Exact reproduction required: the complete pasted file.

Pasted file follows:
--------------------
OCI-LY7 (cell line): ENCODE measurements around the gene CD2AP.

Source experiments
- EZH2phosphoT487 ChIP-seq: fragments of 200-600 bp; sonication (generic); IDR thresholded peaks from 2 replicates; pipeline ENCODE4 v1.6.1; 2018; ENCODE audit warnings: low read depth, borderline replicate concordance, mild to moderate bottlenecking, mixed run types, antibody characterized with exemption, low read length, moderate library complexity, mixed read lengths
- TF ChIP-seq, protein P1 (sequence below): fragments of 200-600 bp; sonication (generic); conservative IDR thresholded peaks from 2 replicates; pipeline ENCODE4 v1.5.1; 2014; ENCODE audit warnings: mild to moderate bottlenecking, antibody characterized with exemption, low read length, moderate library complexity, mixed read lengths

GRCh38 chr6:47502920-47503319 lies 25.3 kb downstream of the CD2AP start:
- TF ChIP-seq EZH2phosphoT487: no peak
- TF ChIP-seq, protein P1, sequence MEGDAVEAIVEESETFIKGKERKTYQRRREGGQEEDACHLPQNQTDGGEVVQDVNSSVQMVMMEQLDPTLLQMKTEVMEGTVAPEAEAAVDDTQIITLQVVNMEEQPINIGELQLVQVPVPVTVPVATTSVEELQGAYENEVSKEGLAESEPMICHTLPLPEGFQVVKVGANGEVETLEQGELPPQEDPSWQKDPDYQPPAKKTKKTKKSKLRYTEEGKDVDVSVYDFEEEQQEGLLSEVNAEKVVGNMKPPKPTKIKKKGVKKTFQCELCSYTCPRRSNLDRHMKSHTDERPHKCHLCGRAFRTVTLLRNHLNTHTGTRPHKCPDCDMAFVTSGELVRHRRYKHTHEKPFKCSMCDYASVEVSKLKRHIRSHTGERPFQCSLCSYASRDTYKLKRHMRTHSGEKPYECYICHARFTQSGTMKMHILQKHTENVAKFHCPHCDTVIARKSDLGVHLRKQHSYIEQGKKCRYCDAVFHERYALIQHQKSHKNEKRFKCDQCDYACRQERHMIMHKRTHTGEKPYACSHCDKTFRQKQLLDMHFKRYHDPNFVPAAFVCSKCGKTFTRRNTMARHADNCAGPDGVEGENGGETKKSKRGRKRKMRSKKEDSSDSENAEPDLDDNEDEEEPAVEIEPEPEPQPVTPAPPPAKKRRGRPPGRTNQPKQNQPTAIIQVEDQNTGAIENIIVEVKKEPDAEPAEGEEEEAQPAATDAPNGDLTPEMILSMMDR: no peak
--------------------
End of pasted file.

OCI-LY7 (cell line): ENCODE measurements around the gene CD2AP.

Source experiments
- EZH2phosphoT487 ChIP-seq: fragments of 200-600 bp; sonication (generic); IDR thresholded peaks from 2 replicates; pipeline ENCODE4 v1.6.1; 2018; ENCODE audit warnings: low read depth, borderline replicate concordance, mild to moderate bottlenecking, mixed run types, antibody characterized with exemption, low read length, moderate library complexity, mixed read lengths
- TF ChIP-seq, protein P1 (sequence below): fragments of 200-600 bp; sonication (generic); conservative IDR thresholded peaks from 2 replicates; pipeline ENCODE4 v1.5.1; 2014; ENCODE audit warnings: mild to moderate bottlenecking, antibody characterized with exemption, low read length, moderate library complexity, mixed read lengths

GRCh38 chr6:47502920-47503319 lies 25.3 kb downstream of the CD2AP start:
- TF ChIP-seq EZH2phosphoT487: no peak
- TF ChIP-seq, protein P1, sequence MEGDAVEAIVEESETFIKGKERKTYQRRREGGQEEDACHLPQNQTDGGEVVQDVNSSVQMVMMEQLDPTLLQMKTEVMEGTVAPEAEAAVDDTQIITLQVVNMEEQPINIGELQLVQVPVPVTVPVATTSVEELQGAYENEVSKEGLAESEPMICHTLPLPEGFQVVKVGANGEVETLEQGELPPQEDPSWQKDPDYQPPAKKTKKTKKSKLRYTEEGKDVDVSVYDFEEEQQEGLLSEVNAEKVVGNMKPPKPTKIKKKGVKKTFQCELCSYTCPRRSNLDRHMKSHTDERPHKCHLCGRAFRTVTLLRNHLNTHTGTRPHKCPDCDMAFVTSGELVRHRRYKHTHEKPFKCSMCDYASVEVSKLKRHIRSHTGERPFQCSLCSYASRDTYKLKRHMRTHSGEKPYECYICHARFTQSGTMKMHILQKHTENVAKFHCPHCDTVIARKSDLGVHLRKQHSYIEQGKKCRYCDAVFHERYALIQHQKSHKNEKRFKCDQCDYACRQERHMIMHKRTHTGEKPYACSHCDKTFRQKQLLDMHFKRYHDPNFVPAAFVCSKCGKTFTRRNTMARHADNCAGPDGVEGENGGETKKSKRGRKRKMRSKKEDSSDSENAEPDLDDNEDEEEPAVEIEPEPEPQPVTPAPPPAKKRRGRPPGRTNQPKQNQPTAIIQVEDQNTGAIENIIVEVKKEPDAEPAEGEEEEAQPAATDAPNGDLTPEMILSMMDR: no peak